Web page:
The Shelbourne Dublin – This is a beautiful hotel in a fantastic, centrally located area of the city center. The facade and public spaces are first class all the way. The room we had was your standard high-end Marriott room, with a view looking into offices behind the hotel. The service was impersonal, and not really in keeping with what I expected. It wasn’t bad, just indifferent. I’m not sure I’d go out of my way to recommend this hotel, but I wouldn’t advise against it.
Mt. Juliet Golf & Spa Hotel – Another beautiful hotel to be sure. We arrived just after dark, and I think we were the only guests staying in the main house that weren’t part of the Toyota corporate offsite that was taking place. My understanding is that right before our trip the hotel changed ownership (or management, I’m not entirely sure) and they were going through some renovations during the off-season. I’m pretty sure the renovations were taking place in the wing we stayed in, but they had no impact whatsoever to our stay. Our room was large, comfortable, and lovely. The service from checking in to checking out and all points in between was gracious, courteous, and efficient. This was where we were introduced to Irish breakfast, and where I tasted my first-ever peated whiskey, Connemara. While this manor house hotel is located about 15 minutes outside Kilkenny and therefore not convenient for a night at the pub, the hotel has it’s own intimate pub area that was just fine for us. I would definitely recommend Mt. Juliet.
Knockeven House, Cobh – I don’t know there is a warmer, more caring hostess in all of Ireland. We arrived in Cobh at the end of a trying day (Cork was flooded out completely and we ended up lost a couple of times trying to get to Cobh), and were immediately greeted by Pam with tea and scones. What a great way to shake the travel off! Later on, when it came time to go into town for dinner, Pam drove us herself. The next night we were lost again (re-routed multiple times due to more flooding), and didn’t get back to the b&b until after midnight. Pam was waiting up for us to make sure that we were able to get in. In addition to her warm and caring nature, she is an excellent cook. The breakfasts were delectable, and it was great to chat over breakfast with Pam – those conversations taught us a lot about the attitudes of locals following the downfall of the Celtic Tiger.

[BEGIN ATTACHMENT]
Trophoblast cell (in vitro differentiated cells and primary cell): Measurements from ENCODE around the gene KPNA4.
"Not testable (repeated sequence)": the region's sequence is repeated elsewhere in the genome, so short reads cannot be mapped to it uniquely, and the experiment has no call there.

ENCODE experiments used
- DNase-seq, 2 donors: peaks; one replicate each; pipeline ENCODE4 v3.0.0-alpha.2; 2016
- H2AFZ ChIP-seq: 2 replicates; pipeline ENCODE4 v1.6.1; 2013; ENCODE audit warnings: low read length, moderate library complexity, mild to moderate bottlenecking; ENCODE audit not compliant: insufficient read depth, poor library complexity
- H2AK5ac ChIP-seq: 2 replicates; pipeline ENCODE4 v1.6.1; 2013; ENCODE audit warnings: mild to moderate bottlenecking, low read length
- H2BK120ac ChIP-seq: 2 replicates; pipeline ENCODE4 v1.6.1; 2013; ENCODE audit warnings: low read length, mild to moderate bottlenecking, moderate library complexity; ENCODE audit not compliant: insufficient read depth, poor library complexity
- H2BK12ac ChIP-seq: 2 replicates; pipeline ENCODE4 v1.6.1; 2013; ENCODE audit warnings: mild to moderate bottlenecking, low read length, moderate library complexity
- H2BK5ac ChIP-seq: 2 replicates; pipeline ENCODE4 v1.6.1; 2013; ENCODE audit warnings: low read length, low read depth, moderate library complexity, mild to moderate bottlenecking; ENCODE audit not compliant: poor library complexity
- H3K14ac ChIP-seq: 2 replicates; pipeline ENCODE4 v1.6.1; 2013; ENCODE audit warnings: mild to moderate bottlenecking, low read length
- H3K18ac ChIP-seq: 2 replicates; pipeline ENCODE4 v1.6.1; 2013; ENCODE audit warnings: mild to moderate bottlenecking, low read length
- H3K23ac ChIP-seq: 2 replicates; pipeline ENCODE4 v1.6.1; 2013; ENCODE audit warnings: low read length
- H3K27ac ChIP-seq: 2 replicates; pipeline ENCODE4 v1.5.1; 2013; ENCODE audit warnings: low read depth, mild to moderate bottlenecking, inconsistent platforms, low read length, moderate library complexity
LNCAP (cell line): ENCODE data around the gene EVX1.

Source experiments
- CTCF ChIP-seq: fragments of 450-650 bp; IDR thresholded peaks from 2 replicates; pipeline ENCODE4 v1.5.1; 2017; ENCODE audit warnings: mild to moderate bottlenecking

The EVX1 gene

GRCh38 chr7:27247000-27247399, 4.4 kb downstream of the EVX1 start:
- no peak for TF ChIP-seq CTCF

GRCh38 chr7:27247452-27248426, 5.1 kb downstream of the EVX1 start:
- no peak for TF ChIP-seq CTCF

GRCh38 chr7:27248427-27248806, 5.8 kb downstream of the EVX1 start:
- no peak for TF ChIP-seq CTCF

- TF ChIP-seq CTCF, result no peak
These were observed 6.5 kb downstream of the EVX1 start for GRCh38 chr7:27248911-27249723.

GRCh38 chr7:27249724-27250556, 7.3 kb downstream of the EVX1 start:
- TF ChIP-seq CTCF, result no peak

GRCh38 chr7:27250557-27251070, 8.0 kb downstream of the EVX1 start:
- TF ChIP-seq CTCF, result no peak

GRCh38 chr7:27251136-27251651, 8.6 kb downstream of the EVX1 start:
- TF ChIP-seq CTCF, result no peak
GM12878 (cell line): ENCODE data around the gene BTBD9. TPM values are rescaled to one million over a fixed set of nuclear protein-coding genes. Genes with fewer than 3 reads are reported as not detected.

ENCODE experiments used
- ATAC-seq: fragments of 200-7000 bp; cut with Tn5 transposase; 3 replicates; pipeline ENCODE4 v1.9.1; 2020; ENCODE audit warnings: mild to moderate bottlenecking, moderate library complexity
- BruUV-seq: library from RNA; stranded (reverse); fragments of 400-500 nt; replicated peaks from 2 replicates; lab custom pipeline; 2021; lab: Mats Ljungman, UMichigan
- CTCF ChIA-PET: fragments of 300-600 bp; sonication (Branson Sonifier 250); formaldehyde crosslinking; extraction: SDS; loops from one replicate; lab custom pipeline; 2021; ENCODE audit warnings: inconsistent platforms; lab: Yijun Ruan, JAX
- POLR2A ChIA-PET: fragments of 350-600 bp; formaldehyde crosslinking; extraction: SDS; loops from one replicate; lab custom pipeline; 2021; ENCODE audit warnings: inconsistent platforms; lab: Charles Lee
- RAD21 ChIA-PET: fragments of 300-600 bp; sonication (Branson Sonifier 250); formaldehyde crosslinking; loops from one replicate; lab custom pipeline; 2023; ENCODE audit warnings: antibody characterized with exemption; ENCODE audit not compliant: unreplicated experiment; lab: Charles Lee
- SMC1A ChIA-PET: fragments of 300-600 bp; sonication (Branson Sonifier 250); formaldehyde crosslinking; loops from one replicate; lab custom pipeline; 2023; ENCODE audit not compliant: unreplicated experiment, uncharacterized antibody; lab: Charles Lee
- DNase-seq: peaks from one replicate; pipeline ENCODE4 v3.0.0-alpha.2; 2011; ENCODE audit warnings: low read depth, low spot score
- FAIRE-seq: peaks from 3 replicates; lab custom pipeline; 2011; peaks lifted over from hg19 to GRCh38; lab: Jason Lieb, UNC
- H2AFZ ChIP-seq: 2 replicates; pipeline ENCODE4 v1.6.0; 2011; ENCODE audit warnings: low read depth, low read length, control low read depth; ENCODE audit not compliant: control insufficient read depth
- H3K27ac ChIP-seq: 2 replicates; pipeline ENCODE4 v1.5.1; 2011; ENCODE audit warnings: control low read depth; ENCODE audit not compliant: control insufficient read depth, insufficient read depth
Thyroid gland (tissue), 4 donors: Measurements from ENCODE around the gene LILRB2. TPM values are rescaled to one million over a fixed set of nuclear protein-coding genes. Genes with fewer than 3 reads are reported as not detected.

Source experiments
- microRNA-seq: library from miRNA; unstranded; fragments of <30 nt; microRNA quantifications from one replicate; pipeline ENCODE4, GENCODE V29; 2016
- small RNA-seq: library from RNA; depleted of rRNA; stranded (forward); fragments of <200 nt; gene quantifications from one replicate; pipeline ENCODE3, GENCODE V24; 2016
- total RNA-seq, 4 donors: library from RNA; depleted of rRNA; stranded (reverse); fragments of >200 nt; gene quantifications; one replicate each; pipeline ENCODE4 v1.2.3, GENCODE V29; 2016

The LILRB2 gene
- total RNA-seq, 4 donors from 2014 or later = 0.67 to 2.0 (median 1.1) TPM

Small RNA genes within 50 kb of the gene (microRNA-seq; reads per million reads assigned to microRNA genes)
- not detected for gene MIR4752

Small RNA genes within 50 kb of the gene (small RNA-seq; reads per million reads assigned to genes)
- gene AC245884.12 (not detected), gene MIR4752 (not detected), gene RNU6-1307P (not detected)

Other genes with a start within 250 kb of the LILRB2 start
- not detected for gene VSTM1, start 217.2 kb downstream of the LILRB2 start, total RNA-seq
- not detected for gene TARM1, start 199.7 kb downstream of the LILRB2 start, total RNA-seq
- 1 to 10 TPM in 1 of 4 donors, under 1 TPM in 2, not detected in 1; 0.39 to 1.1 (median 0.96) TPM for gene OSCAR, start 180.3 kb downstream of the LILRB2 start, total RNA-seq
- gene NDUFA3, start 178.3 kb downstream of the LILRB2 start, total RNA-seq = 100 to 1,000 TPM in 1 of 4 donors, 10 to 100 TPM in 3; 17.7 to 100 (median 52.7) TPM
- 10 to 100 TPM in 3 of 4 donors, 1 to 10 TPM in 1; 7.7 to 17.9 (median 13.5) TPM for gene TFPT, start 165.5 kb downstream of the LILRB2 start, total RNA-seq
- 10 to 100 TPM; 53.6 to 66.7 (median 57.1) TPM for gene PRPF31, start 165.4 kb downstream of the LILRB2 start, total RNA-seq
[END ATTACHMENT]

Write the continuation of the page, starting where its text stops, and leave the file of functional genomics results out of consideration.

Ballyseede Castle – We had booked a different hotel in Killarney for this leg of our journey, but about a month before we left I received an email from management letting me know that they were closing the hotel for the season and wouldn’t be welcoming guests. Thank goodness they gave me a month’s notice! (Incidentally, the hotel that we didn’t stay at was flooded when the Lakes of Killarney jumped its bank). Unfortunately there wasn’t anything as nice that was still available in Killarney for around the same price so we looked outside the area knowing that we might have to travel for food and evening entertainment. It wasn’t an ideal situation, but it was what it was. Thank goodness we found Ballyseede Castle (and for cheaper than our canceled hotel, to boot)! While we weren’t staying in one of the nicer rooms, the room we were in was perfectly adequate, with a lovely bath tub which was great after a cold wet day exploring. The breakfast was good as well, but what really made us love the hotel so much was the resident welcoming committee – Arthur, an Irish wolfhound, and Einstein, a small dog of dubious mixed breed. Einstein would take us on walks of the property and bring me gifts when I was sitting at the computer (in his case, rocks). My understanding is that Arthur has passed on since our trip, but Einstein is still going strong.